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Before I jump into my first rambling tale of a blog post, it’s probably best that I introduce myself. I grew up in Colorado Springs, Colorado and am a proud 2010 graduate of a small liberal arts school in Maine called Bowdoin College. After graduating, I taught and coached for two years at a boarding school in western Massachusetts before deciding to pursue medical school. I then spent two years completing an MS in Medical Sciences at Boston University and worked for a research group that examines the long-term effects of repetitive head trauma and concussions in athletes. As an untraditional medical student (and Economics major in college), my road to U of M was a bit windy, but I believe I’m much better off because of it. Okay, enough about life pre-UMMS and on to life in Ann Arbor!

Our white coat ceremony was quite an amazing way to kick off our entrance into medical school. While Dean Wooliscroft, Dean Gay, and others spoke, all I could think about was how amazing it was to be joining the Maize and Blue family. The journey to medical school is filled with so many “I’s”: How can I get a good score on the MCAT? What can I do to impress admissions committees? How the heck can I actually get into medical school? It was a very welcome change of pace to start hearing about how our class was joining a huge and supportive medical school family, how we were now at the beginning of a lifelong journey of serving others, and how it was our responsibility as a collective whole to become the best doctors we could possibly be. This is no longer about the pronoun “I.” It’s about us, our future patients, colleagues, mentors, teachers, and so much more. I kept imagining an old, wise doctor casually dropping some advice on me and saying, “Kid, it ain’t about you anymore.” And that’s the most wonderful, fantastic part of finally becoming a medical student!

Orientation was a complete blur (and seems so long ago!) and I can’t highlight enough just how impressive each and every one of my classmates is. With vastly diverse backgrounds (including tons of non-science majors), even more unique extracurricular interests, and a common nerdiness for health sciences, it’s very exciting to think about how much we will all contribute towards bettering each other as future doctors. Our first weekend together was highlighted by a huge tubing trip down the Huron River. I can’t imagine many kayakers were super excited about navigating blobs of 20+ happy-go-lucky medical students tied together. Maybe we were simply helping them develop their paddling skills…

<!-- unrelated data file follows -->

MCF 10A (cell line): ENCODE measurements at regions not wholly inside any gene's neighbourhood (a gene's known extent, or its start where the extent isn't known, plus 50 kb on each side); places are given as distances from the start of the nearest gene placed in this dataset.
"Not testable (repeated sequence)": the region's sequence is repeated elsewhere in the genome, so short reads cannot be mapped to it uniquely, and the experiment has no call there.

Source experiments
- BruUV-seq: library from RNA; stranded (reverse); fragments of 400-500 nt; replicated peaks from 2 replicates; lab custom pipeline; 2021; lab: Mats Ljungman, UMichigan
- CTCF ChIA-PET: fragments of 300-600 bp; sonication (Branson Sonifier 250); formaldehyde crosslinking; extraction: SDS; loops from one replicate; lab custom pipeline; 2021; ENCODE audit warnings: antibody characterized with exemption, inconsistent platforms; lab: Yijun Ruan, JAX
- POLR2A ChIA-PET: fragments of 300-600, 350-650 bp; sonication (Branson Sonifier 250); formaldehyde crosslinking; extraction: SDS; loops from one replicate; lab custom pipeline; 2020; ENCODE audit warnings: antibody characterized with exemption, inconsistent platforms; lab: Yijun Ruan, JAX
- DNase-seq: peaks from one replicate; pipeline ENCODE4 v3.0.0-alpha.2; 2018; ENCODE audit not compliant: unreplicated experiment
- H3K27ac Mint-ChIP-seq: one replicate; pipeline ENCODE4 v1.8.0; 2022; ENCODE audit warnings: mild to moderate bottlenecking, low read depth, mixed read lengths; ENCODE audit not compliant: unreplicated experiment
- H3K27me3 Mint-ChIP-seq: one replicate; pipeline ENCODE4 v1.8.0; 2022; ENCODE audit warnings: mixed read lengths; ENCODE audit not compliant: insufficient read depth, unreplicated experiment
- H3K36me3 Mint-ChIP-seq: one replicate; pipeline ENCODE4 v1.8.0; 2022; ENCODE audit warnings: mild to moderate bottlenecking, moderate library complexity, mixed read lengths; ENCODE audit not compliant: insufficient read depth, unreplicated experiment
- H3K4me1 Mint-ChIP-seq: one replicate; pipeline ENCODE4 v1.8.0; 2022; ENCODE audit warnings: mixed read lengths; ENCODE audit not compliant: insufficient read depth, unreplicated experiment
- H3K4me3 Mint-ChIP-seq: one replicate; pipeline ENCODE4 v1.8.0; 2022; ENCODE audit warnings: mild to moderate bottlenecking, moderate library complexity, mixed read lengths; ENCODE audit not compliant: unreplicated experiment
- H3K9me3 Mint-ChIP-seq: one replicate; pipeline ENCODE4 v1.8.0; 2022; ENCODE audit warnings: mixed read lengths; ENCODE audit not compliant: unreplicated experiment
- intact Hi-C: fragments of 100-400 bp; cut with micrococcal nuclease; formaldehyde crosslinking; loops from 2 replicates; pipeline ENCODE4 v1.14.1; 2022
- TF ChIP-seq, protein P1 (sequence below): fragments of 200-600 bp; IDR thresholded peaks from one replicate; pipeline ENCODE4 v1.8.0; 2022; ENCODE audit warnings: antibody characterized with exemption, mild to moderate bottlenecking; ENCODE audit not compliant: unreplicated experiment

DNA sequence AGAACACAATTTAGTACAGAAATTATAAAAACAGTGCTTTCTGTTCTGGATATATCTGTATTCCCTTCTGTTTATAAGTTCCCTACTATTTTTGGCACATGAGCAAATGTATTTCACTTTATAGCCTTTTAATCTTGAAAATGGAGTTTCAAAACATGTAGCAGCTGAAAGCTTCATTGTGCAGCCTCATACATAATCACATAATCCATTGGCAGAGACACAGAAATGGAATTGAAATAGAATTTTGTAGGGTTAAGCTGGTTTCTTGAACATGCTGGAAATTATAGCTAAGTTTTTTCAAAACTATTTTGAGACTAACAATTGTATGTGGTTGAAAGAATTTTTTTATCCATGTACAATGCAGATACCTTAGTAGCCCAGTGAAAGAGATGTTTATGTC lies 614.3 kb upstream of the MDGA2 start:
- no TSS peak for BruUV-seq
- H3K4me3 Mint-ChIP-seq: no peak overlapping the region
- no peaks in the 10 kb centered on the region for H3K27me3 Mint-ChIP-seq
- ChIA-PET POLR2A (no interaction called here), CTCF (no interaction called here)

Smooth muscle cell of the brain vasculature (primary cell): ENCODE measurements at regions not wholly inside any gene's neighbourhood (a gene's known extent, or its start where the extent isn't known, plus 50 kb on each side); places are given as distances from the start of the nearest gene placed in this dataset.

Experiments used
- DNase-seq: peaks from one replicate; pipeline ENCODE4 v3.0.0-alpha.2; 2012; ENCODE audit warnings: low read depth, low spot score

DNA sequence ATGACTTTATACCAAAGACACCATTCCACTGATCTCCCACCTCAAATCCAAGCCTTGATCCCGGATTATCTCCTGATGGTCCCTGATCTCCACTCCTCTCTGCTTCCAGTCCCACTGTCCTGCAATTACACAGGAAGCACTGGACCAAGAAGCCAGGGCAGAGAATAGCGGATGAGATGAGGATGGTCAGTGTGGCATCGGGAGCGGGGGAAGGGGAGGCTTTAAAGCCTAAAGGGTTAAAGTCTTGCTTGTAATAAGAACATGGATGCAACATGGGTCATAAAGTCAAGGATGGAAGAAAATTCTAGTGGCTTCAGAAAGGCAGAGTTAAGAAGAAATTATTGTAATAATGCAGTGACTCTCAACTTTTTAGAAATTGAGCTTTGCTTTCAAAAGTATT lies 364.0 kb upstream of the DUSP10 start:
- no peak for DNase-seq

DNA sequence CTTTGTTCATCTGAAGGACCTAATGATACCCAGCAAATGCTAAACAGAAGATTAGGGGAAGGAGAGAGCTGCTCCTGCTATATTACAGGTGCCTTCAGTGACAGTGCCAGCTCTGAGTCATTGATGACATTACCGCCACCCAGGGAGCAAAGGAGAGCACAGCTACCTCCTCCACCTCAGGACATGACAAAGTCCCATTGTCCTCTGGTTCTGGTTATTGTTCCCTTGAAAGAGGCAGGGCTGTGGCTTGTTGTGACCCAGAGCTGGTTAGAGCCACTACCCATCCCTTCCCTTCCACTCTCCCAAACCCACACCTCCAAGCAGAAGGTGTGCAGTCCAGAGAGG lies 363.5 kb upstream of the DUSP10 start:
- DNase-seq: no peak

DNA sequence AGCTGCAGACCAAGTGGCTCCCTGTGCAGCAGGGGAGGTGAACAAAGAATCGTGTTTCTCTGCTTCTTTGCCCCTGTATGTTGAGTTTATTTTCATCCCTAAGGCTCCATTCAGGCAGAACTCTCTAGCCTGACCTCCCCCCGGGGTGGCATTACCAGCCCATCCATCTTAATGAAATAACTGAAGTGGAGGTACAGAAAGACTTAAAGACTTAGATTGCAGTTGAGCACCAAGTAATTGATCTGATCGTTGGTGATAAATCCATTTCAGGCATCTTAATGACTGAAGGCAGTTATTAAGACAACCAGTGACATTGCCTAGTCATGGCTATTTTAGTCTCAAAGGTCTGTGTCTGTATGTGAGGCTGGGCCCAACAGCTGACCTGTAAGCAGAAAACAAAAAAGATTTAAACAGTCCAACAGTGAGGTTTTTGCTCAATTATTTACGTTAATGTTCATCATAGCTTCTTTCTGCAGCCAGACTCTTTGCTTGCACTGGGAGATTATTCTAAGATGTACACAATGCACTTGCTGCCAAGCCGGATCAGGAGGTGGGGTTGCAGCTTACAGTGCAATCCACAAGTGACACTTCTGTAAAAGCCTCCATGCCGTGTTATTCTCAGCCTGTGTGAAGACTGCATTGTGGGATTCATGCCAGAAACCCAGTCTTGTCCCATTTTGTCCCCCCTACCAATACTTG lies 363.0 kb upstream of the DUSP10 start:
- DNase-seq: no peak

Lectures so far have been varied in pace (from drinking out of a trickling faucet to drinking out of a fire hose), but the patient presentation lectures have been by far and away my favorite parts of our academic schedule. So far we’ve had patients and their family members come in and talk to us about their experiences with Down’s Syndrome and Huntington’s Disease, and we have one on colon cancer coming up next week. I cannot express enough how powerful these sessions are – each lecture has been both deeply touching and incredibly invigorating. As much as you can learn about illness and health conditions from standard lectures, hearing stories from real patients who actually deal with the ramifications of these health issues both A) makes everything instantly more relevant and B) reminds us all why we signed up for this 4+ year journey in the first place.

If I have one takeaway message from my short time in Ann Arbor, it would be that the word “family” is not used lightly here at U of M. In fact, proud alumni, faculty, staff, and other members of the Michigan family sponsored the white coats and stethoscopes that our entire class received at the beginning of the school year. The faculty and staff here are as friendly and supportive as advertised, and I’m incredibly proud to call myself a Wolverine. Hopefully in a couple more weeks I’ll be a little more acclimated to the daily rigors of medical school – until then, thanks for reading and Go Blue!